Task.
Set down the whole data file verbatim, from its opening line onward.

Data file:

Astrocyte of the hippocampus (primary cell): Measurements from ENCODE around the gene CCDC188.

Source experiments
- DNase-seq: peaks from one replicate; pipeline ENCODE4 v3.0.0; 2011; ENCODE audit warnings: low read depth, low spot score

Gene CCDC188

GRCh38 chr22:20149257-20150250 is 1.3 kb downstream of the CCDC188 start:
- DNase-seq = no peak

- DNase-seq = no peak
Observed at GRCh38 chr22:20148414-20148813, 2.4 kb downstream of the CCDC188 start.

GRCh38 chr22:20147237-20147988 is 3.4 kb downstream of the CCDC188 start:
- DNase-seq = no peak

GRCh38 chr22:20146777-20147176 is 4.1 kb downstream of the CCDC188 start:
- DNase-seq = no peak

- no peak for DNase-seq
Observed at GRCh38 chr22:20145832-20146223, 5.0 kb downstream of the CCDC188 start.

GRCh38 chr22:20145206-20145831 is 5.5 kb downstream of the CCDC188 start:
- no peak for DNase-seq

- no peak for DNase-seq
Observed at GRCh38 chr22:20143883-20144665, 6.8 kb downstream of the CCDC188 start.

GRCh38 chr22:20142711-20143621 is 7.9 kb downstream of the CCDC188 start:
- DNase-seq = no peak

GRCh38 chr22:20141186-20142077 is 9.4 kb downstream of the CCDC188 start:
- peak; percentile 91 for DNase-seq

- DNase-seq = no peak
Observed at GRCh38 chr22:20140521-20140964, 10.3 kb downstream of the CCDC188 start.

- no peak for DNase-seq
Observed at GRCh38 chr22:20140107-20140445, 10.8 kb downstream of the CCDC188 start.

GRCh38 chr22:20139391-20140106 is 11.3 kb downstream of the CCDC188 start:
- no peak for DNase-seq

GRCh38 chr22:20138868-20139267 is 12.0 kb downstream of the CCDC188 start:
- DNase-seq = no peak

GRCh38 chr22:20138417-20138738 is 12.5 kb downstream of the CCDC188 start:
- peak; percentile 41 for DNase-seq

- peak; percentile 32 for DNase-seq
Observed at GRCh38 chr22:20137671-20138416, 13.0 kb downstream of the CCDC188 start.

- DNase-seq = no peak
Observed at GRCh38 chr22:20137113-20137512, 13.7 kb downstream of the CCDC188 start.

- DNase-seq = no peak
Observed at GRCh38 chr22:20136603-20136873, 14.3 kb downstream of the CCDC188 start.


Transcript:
Astrocyte of the hippocampus (primary cell): Measurements from ENCODE around the gene CCDC188.

Source experiments
- DNase-seq: peaks from one replicate; pipeline ENCODE4 v3.0.0; 2011; ENCODE audit warnings: low read depth, low spot score

Gene CCDC188

GRCh38 chr22:20149257-20150250 is 1.3 kb downstream of the CCDC188 start:
- DNase-seq = no peak

- DNase-seq = no peak
Observed at GRCh38 chr22:20148414-20148813, 2.4 kb downstream of the CCDC188 start.

GRCh38 chr22:20147237-20147988 is 3.4 kb downstream of the CCDC188 start:
- DNase-seq = no peak

GRCh38 chr22:20146777-20147176 is 4.1 kb downstream of the CCDC188 start:
- DNase-seq = no peak

- no peak for DNase-seq
Observed at GRCh38 chr22:20145832-20146223, 5.0 kb downstream of the CCDC188 start.

GRCh38 chr22:20145206-20145831 is 5.5 kb downstream of the CCDC188 start:
- no peak for DNase-seq

- no peak for DNase-seq
Observed at GRCh38 chr22:20143883-20144665, 6.8 kb downstream of the CCDC188 start.

GRCh38 chr22:20142711-20143621 is 7.9 kb downstream of the CCDC188 start:
- DNase-seq = no peak

GRCh38 chr22:20141186-20142077 is 9.4 kb downstream of the CCDC188 start:
- peak; percentile 91 for DNase-seq

- DNase-seq = no peak
Observed at GRCh38 chr22:20140521-20140964, 10.3 kb downstream of the CCDC188 start.

- no peak for DNase-seq
Observed at GRCh38 chr22:20140107-20140445, 10.8 kb downstream of the CCDC188 start.

GRCh38 chr22:20139391-20140106 is 11.3 kb downstream of the CCDC188 start:
- no peak for DNase-seq

GRCh38 chr22:20138868-20139267 is 12.0 kb downstream of the CCDC188 start:
- DNase-seq = no peak

GRCh38 chr22:20138417-20138738 is 12.5 kb downstream of the CCDC188 start:
- peak; percentile 41 for DNase-seq

- peak; percentile 32 for DNase-seq
Observed at GRCh38 chr22:20137671-20138416, 13.0 kb downstream of the CCDC188 start.

- DNase-seq = no peak
Observed at GRCh38 chr22:20137113-20137512, 13.7 kb downstream of the CCDC188 start.

- DNase-seq = no peak
Observed at GRCh38 chr22:20136603-20136873, 14.3 kb downstream of the CCDC188 start.